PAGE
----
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National Restaurant Association - National Restaurant Association member tells Congress of real impact of new health care law on busin

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National Restaurant Association member tells Congress of real impact of new health care law on business

A Michigan restaurateur and National Restaurant Association member today gave the Subcommittee on Health of the House Energy and Commerce Committee a look at what it takes to run a restaurant business in the United States -- and a daunting prognosis for what the new health care law could mean for businesses like his.


On behalf of the National Restaurant Association, Larry Schuler described for Congress how the law will significantly impact his employees and how he runs his business. He urged early action to make fundamental changes to the Patient Protection and Affordable Care Act of 2010.

As the regulatory implementation moves quickly forward, the NRA has attempted to constructively shape the regulations. But Schuler noted that without repeal or drastic changes to mitigate the most harmful effects of the new health care law, PPACA will have drastic negative consequences for the restaurant industry and its employees. 

The committee’s hearing was on “True Cost of PPACA: Effects on the Budget and Jobs.”

“We believe that offering health care coverage is the right thing to do and we are very proud of the fact that we have offered full medical coverage to our employees for a long time.  However, faced with these very large increases in coverage costs, it will be extremely difficult for us to absorb these costs and continue offering coverage,” he said.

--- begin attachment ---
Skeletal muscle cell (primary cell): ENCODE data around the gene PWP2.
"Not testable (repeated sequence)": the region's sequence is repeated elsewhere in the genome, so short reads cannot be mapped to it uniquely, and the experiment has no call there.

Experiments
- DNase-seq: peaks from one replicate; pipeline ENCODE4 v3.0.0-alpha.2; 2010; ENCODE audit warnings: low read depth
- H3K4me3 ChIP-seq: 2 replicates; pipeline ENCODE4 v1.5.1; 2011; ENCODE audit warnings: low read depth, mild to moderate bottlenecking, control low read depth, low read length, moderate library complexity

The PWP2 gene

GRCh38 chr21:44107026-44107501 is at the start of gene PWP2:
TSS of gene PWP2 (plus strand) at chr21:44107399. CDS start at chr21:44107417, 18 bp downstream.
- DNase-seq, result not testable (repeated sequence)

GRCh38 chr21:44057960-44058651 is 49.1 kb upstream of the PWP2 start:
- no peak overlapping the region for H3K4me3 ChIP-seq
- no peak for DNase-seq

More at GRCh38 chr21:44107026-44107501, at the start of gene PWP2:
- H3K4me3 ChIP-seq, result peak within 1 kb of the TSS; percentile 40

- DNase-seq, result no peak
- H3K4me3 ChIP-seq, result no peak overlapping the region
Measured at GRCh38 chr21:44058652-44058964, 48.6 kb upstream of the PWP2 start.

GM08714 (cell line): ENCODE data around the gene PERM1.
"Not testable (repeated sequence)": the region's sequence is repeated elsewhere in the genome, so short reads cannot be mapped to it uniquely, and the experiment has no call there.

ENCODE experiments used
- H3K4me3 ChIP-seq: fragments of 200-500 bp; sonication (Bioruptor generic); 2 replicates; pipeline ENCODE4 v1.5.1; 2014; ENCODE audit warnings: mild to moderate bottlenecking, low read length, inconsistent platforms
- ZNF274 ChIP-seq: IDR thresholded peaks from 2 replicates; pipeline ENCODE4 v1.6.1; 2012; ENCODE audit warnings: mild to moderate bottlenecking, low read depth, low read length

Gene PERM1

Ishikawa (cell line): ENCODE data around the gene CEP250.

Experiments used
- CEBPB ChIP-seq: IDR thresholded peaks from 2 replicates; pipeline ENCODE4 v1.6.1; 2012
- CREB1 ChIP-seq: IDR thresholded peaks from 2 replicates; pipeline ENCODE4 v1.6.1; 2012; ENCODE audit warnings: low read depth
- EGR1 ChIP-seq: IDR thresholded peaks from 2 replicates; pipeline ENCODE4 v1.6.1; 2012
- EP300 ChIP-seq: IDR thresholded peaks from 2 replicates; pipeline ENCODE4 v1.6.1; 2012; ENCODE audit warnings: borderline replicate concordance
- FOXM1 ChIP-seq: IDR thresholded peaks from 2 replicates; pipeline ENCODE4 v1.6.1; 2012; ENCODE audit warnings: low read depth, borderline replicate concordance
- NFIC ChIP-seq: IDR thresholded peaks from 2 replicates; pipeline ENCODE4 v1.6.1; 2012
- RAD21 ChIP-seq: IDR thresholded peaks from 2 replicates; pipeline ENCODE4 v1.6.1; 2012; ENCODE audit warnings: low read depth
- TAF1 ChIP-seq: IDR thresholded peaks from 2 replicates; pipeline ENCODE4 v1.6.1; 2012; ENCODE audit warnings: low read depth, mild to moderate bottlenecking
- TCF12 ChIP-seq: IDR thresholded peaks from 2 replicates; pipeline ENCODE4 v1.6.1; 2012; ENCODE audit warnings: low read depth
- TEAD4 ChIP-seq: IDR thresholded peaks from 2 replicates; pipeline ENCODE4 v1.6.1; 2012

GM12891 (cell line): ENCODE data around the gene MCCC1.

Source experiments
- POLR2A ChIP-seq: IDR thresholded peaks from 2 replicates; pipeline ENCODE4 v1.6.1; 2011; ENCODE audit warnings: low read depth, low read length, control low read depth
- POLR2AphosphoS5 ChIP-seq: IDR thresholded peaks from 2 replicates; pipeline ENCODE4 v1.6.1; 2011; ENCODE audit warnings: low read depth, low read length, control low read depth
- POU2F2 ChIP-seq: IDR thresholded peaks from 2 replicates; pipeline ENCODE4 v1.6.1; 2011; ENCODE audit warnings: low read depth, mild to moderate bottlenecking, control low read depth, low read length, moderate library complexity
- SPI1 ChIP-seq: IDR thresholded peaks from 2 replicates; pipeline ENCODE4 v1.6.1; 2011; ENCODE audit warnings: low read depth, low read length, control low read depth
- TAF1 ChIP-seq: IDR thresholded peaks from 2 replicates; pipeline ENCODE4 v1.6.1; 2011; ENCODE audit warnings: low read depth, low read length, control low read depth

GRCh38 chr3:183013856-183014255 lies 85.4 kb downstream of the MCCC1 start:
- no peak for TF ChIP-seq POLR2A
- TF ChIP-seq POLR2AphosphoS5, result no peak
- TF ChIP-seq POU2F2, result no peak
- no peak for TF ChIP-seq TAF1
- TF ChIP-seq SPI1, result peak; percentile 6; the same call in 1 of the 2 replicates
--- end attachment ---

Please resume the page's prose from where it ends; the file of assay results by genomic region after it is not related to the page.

Schuler owns and operates three restaurants in Michigan, one a fourth-generation family restaurant opened by his great-grandfather in 1909.

Schuler is now reexamining his plans to expand his business and create jobs in light of PPACA’s costs and administrative complexity. “Entrepreneurs like me are used to dealing with uncertainty and risk.  We do so by preparing as best we can for the unknown. We have a glimpse of what is to come and have already begun preparing for the full implementation of this new law to preserve our businesses,” he added.

Schuler predicted that as a result of the new health care law defining a full-time employee as those working 30 hours per week, instead of the current 40 hours per week, and the requirement for employers to offer full-time workers health care benefits, as defined by the government, the industry will very closely manage employees’ hours to 29 hours or less. In practice, he said, it will mean a larger employee base, working fewer hours -- likely no more than 25 hours, to avoid bumping into the cap -- and an increase in labor and training costs, already one of the most significant line item costs for restaurant businesses. For employees, it will mean the need to get a second and third job to make up for lost hours and income.

Fundamental Changes Needed